There are a lot of people who get diagnosed for mental health conditions where the root cause is actually one of the forms of neurodiversity (especially ASD and ADHD) meaning that their treatment/management plans may not be optimal.
Fig 3 – It’s already in ANS purple I didn’t even have to re-draw it…
You can redraw the neurodiversity butterfly showing some of the potential advantages, and in fact some of the most successful people are neurodiverse (or are considered to be by experts). They span a broad range of fields, just a few examples:
Michael Phelps – Olympic Swimmer
Emma Watson – Actress and Ambassador
Will.i.am – Singer/Songwriter
Chris Packham – Environmentalist & Television presenter
Richard Branson – Entrepreneur
Rory Bremner – Comedian
Avril Lavigne – Singer
Albert Einstein – Scientist & Mathematician
Fig 3.14 – If Elon musk is Neurodiverse, then Iron Man is too!
Us ADHDers tend to have a great sense of humour (we need it to survive) – it’s no accident that many comedians are known to have ADHD. People with ASD tend to score higher on intelligence tests, are extremely loyal, honest and are diligent hard workers.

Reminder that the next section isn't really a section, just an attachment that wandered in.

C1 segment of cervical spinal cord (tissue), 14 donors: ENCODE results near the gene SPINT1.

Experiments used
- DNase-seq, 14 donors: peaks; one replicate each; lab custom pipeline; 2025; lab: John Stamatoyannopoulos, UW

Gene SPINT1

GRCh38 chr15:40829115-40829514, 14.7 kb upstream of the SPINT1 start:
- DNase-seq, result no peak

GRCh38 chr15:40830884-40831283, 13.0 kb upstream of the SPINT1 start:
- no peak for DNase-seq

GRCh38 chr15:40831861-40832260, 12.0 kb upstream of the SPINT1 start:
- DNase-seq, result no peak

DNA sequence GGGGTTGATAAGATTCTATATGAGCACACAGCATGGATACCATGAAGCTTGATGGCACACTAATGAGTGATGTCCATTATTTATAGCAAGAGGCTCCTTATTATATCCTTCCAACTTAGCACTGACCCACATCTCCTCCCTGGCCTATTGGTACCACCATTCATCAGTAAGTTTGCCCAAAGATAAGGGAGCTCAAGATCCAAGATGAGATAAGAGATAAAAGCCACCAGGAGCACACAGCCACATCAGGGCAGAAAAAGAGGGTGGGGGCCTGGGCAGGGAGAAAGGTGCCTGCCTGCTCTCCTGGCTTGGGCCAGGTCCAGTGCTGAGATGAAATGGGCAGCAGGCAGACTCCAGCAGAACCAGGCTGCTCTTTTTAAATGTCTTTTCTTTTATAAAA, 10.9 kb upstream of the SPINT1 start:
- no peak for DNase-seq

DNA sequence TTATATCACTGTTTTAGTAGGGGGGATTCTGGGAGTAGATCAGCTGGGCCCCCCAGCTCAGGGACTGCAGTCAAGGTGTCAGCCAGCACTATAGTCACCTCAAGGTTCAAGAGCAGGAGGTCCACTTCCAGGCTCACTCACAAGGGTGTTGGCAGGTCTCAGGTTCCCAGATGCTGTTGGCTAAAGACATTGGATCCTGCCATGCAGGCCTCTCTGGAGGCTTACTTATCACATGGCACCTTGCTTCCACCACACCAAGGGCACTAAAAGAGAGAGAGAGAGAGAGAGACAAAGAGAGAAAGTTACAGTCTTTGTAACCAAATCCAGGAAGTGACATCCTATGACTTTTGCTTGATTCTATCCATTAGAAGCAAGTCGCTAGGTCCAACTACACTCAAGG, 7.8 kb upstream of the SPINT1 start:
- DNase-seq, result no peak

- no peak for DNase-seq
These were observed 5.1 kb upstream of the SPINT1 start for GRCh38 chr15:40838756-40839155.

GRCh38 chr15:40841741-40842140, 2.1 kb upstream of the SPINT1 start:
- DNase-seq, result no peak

The reality is the medical view of Neurodiversity is evolving, it used to be thought that someone couldn’t have ASD and ADHD, but this position is changing. When I was at school, awareness of dyslexia was there but ADD (as ADHD was then known) was very patchy. That combined with me being bright enough to coast my exams meant that I was never diagnosed as a child, which is common for people of my age.
Neurodiversity isn’t something that just exists in our thoughts, there are actual structural and chemical differences in the way my brain operates to a neurotypical. There is strong evidence for a hereditary component to both conditions (my immediate family alone covers a large spread of Neurodiverse and corelated conditions).